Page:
Yet, they also could reach too far if they can't restrain the impulses of their most liberal members, which could lead to actions that will turn off middle-of-the-road voters. One of the key political dramas of the coming year will be how legislative leaders and Democratic Gov. Jerry Brown walk that line.
"We all recognize that we have to use this new power wisely, and we can't overplay it," Senate President Pro Tem Darrell Steinberg said in an interview Thursday. "On the other hand ... we also don't want to underutilize the chance we have to continue to help California grow and thrive."
Many Democrats are anticipating what the party can do now that they no longer need Republican votes.
Steinberg suggested changing the state's tax structure, its initiative process and restoring money to social services. He also said Democrats could use their two-thirds majorities to place a measure on the ballot seeking to overturn Proposition 8, if the U.S. Supreme Court eventually upholds California's constitutional ban on same-sex marriage.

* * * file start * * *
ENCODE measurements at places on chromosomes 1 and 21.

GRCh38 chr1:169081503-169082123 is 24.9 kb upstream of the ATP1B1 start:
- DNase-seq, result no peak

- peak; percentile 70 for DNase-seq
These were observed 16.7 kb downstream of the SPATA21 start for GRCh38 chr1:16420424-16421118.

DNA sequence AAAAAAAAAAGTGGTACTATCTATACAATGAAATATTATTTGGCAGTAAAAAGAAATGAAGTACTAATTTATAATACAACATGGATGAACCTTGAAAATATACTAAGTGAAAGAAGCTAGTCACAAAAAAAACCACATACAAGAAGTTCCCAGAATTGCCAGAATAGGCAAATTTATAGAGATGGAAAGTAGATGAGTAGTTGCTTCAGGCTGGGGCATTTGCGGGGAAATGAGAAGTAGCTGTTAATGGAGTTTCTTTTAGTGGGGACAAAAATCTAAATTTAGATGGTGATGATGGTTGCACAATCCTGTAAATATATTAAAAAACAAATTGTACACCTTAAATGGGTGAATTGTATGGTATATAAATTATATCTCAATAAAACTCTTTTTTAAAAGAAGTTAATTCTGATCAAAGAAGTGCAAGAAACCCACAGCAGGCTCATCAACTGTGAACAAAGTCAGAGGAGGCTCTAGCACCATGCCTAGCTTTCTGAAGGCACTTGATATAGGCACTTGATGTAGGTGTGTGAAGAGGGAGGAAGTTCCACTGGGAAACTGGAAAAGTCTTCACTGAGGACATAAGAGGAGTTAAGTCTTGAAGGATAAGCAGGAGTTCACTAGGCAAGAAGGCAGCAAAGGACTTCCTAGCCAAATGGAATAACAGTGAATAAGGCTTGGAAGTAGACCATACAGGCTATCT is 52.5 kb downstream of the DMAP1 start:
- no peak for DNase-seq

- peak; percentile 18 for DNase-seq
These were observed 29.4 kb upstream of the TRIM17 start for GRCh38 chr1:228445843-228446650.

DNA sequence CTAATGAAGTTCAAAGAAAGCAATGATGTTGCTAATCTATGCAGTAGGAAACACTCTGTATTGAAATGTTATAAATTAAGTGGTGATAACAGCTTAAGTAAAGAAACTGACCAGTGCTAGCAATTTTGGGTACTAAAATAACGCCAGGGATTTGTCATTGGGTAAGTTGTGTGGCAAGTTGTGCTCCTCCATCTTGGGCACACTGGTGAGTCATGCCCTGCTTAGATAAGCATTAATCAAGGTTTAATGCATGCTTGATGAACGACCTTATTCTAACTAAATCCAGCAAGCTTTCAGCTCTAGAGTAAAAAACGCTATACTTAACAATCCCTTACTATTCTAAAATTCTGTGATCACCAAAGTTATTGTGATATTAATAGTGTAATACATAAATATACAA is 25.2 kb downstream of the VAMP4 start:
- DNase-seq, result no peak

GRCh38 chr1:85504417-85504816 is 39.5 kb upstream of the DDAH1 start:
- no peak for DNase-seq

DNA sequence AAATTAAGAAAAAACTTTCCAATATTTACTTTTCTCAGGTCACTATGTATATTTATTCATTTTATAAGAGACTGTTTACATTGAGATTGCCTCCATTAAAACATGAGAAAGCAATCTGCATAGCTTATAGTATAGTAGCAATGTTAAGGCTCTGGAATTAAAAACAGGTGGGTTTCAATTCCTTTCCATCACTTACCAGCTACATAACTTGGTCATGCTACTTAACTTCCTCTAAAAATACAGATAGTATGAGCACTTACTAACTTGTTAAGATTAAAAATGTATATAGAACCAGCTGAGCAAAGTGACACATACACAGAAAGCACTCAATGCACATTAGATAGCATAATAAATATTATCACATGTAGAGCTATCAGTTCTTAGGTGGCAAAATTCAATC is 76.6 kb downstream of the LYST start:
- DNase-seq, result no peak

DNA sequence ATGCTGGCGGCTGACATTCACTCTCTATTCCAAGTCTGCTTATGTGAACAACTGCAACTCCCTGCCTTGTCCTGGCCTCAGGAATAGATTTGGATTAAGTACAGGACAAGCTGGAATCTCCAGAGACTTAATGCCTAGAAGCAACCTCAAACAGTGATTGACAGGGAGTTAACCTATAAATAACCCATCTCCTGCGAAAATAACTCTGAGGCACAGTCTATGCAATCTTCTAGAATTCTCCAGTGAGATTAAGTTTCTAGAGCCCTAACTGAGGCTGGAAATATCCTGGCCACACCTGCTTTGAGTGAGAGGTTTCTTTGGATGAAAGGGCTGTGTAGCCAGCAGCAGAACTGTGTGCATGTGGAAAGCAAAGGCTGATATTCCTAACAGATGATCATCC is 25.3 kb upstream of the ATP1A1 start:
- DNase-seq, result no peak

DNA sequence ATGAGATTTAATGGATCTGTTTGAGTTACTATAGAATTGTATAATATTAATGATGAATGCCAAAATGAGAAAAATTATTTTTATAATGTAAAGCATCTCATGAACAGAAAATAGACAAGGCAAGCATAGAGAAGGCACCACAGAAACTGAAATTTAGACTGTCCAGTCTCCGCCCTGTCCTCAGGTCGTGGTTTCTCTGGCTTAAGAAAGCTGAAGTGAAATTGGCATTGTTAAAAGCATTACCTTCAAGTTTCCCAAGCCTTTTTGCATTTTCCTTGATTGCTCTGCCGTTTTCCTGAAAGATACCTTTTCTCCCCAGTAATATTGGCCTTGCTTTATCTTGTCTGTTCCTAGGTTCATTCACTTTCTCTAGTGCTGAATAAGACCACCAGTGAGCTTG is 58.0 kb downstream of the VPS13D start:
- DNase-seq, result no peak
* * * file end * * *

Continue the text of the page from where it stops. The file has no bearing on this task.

As an example of potential over-reaching, Steinberg responded to comments this week by one of his Democratic colleagues, state Sen. Ted Lieu, who said he would support an effort to triple the state's vehicle license fee. Steinberg said that would be going too far.
Assemblyman Jim Nielsen, R-Gerber, said he does not trust Democrats to keep themselves in check.
"I think some of these folks are genetically incapable of fiscal prudence. The spending will outgrow whatever surpluses we have," said Nielsen, who has been the Assembly Republicans' point person on the budget.
The legislative supermajority will let Democrats unilaterally raise taxes, if they choose, for the first time since California voters passed Proposition 13 in 1978. The landmark initiative increased the legislative vote threshold to pass tax increases to two-thirds.